We have finally started a new year of 2020 which means that everyone has begun to think about their New Year’s Resolution. A New Year’s resolution is a tradition where people make commitments to improve themselves, do better, and to change bad habits. However, research has shown that around one quarter of people give up their resolutions after just one week, while fewer than one in 10 will maintain their goal to the end of the year. So, what happened? There might be three important factors in how people treat their New Year’s Resolutions.
The first point discusses “how specific New Year’s Resolutions are to the individual. If someone makes the resolution to lose weight or exercise more, the goal is too vague. This means that the person will have a higher chance of failing because there is no adequate way to keep track of their progress. To resolve this factor, using a planner/diary to discuss how to go about the resolution on week-by-week or day-by-day basis. By doing this, it adds a time limit on the resolution to show the progress towards and away from the goal.
The second reason points out how people frame their New Year’s Resolutions as something negative. This is one of the interesting reasons for not achieving our resolutions because it shows how often people think about their resolutions. When someone makes the commitment to not eat junk food, the person focuses on why they cannot eat junk food instead of focusing on eating healthier snacks. This same thinking process works for sleeping as well. Someone agrees to sleep more as a goal; however, this person does not maintain the goal because they focus on the other responsibilities that they may have to do such as maintaining adequate projects, assignments, or extracurriculars.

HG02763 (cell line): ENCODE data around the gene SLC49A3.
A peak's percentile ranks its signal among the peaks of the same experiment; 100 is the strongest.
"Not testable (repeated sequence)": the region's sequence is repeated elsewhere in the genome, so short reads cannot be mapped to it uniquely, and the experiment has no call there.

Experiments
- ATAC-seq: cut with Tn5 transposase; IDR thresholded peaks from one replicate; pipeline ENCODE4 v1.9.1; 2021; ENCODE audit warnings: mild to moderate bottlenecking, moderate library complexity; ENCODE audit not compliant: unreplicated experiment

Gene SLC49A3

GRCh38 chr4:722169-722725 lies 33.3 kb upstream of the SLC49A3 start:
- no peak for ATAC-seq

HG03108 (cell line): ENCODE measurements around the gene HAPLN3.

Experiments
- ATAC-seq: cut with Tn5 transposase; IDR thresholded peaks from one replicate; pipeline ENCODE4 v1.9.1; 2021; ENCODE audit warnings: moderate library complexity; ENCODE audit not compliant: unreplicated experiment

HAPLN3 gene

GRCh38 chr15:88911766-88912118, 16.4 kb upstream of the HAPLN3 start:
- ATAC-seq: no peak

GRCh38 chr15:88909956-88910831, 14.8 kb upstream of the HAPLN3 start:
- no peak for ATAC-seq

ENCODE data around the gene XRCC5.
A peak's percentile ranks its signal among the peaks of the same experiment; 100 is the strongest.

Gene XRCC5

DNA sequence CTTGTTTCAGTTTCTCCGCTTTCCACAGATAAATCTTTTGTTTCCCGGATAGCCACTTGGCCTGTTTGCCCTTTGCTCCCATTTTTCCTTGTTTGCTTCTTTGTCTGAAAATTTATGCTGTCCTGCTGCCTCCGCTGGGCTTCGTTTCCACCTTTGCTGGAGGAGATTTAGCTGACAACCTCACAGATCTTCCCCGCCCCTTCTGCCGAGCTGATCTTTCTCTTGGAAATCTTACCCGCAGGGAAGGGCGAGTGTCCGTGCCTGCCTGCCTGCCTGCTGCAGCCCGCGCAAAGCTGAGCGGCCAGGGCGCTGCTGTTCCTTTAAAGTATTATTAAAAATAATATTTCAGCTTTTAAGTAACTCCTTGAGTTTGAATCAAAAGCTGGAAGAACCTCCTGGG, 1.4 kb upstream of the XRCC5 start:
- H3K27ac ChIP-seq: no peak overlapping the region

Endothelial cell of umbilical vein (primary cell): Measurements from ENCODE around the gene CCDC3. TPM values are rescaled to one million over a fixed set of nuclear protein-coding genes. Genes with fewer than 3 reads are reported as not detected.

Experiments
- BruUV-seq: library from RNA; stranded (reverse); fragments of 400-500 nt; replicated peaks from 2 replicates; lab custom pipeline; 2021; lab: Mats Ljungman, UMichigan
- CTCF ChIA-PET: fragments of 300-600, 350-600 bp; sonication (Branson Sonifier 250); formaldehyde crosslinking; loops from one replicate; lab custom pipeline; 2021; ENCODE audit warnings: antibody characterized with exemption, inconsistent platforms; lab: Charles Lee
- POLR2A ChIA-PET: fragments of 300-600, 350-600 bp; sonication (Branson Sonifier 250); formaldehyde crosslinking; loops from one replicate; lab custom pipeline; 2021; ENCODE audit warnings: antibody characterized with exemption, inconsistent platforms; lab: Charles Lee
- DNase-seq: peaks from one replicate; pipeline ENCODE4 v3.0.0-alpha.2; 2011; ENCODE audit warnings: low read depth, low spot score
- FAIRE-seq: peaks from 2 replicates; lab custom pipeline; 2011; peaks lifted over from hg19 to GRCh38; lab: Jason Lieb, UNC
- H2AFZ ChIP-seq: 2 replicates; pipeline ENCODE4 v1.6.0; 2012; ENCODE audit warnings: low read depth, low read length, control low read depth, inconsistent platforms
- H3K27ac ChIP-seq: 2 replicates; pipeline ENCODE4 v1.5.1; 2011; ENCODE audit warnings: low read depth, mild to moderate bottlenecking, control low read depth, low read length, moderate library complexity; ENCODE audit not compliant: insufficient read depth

The final point discusses the importance of making goals for oneself. For example, a person will focus on what the goal is instead of the why which means they will set up unreasonable expectations for achieving those goals. The goal should be realistic as well as management which refers to small, makeable chunks instead of large, challenging pieces. Also, people should understand that goals will take time to be achieved. On average, it takes about 66-90 days before people develop a new healthy habit which shows how the human brain will take time before it rewires itself with the new habit.
As someone who started their New Year’s Resolution on January 1st, I was not aware of the external factors that affect our resolutions throughout the year. It makes sense such as openly vague goals, lack of patience, and how people frame their goals. It is a new year and I hope this helps people approach their goals and maintain their resolution throughout this new year.